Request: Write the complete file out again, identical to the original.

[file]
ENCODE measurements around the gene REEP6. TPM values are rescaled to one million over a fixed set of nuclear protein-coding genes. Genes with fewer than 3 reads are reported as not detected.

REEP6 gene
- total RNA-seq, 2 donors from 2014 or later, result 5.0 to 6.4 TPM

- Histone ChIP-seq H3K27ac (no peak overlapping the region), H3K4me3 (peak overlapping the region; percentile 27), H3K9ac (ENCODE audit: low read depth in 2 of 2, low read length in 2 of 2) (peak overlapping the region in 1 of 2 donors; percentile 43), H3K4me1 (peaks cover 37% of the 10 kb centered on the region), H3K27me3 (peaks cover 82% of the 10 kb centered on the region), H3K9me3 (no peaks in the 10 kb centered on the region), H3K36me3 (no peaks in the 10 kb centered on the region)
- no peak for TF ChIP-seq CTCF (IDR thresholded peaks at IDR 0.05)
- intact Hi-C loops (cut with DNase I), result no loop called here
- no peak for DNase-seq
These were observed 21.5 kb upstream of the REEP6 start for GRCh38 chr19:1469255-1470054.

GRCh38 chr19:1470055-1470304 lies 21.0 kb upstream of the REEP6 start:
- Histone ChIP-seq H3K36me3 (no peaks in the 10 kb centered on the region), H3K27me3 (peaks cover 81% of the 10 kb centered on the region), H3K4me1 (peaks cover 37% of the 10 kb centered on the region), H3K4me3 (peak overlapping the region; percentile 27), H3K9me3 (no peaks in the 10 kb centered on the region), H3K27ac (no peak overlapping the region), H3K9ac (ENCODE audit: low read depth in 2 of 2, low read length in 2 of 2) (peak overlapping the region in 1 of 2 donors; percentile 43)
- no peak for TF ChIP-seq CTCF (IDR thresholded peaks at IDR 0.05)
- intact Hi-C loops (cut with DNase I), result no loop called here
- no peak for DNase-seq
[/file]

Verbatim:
ENCODE measurements around the gene REEP6. TPM values are rescaled to one million over a fixed set of nuclear protein-coding genes. Genes with fewer than 3 reads are reported as not detected.

REEP6 gene
- total RNA-seq, 2 donors from 2014 or later, result 5.0 to 6.4 TPM

- Histone ChIP-seq H3K27ac (no peak overlapping the region), H3K4me3 (peak overlapping the region; percentile 27), H3K9ac (ENCODE audit: low read depth in 2 of 2, low read length in 2 of 2) (peak overlapping the region in 1 of 2 donors; percentile 43), H3K4me1 (peaks cover 37% of the 10 kb centered on the region), H3K27me3 (peaks cover 82% of the 10 kb centered on the region), H3K9me3 (no peaks in the 10 kb centered on the region), H3K36me3 (no peaks in the 10 kb centered on the region)
- no peak for TF ChIP-seq CTCF (IDR thresholded peaks at IDR 0.05)
- intact Hi-C loops (cut with DNase I), result no loop called here
- no peak for DNase-seq
These were observed 21.5 kb upstream of the REEP6 start for GRCh38 chr19:1469255-1470054.

GRCh38 chr19:1470055-1470304 lies 21.0 kb upstream of the REEP6 start:
- Histone ChIP-seq H3K36me3 (no peaks in the 10 kb centered on the region), H3K27me3 (peaks cover 81% of the 10 kb centered on the region), H3K4me1 (peaks cover 37% of the 10 kb centered on the region), H3K4me3 (peak overlapping the region; percentile 27), H3K9me3 (no peaks in the 10 kb centered on the region), H3K27ac (no peak overlapping the region), H3K9ac (ENCODE audit: low read depth in 2 of 2, low read length in 2 of 2) (peak overlapping the region in 1 of 2 donors; percentile 43)
- no peak for TF ChIP-seq CTCF (IDR thresholded peaks at IDR 0.05)
- intact Hi-C loops (cut with DNase I), result no loop called here
- no peak for DNase-seq